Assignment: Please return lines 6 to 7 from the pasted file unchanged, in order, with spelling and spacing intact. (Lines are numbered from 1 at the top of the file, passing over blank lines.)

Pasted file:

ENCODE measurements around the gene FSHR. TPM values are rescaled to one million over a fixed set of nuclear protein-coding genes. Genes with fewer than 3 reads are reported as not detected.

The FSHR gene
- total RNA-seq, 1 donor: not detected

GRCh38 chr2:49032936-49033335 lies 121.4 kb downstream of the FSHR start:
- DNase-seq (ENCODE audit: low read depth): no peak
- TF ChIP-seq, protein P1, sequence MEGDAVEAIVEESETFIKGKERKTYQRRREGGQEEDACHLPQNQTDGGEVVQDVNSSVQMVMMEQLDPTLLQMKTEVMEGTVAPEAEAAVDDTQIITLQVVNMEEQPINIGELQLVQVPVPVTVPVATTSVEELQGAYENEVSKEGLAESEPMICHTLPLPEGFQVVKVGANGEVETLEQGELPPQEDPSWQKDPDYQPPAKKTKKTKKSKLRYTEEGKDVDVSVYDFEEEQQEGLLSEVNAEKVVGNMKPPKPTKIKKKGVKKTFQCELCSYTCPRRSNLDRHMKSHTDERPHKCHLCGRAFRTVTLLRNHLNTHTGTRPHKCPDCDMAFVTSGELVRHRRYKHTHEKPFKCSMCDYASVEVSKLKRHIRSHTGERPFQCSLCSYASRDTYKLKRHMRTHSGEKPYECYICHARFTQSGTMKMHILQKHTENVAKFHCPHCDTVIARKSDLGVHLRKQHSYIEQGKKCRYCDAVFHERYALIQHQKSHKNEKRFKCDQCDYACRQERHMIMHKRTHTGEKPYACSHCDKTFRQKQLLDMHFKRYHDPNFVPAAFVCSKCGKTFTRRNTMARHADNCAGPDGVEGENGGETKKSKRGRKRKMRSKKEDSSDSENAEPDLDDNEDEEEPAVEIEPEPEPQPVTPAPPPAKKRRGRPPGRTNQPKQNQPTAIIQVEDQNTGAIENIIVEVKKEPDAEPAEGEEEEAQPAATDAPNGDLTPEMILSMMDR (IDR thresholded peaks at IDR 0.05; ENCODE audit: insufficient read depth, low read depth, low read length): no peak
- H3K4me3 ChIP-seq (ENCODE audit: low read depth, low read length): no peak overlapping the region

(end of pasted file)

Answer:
- TF ChIP-seq, protein P1, sequence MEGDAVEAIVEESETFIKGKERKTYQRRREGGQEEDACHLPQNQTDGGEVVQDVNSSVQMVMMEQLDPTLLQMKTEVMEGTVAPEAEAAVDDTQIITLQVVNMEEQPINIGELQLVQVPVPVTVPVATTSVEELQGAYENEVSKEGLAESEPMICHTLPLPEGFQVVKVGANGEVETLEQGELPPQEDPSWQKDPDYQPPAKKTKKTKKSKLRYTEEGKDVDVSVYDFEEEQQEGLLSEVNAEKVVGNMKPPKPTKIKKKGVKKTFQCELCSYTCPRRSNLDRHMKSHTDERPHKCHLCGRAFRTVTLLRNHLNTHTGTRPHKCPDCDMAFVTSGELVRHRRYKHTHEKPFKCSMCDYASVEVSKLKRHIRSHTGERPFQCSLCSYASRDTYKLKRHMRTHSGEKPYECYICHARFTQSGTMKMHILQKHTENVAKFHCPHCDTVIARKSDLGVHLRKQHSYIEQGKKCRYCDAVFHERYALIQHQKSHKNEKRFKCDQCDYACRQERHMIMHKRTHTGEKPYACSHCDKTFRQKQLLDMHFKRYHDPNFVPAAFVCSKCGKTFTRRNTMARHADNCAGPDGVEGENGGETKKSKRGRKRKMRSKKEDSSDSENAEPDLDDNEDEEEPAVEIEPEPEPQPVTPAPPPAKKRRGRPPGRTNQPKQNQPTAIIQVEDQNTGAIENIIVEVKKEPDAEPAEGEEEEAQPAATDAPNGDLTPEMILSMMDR (IDR thresholded peaks at IDR 0.05; ENCODE audit: insufficient read depth, low read depth, low read length): no peak
- H3K4me3 ChIP-seq (ENCODE audit: low read depth, low read length): no peak overlapping the region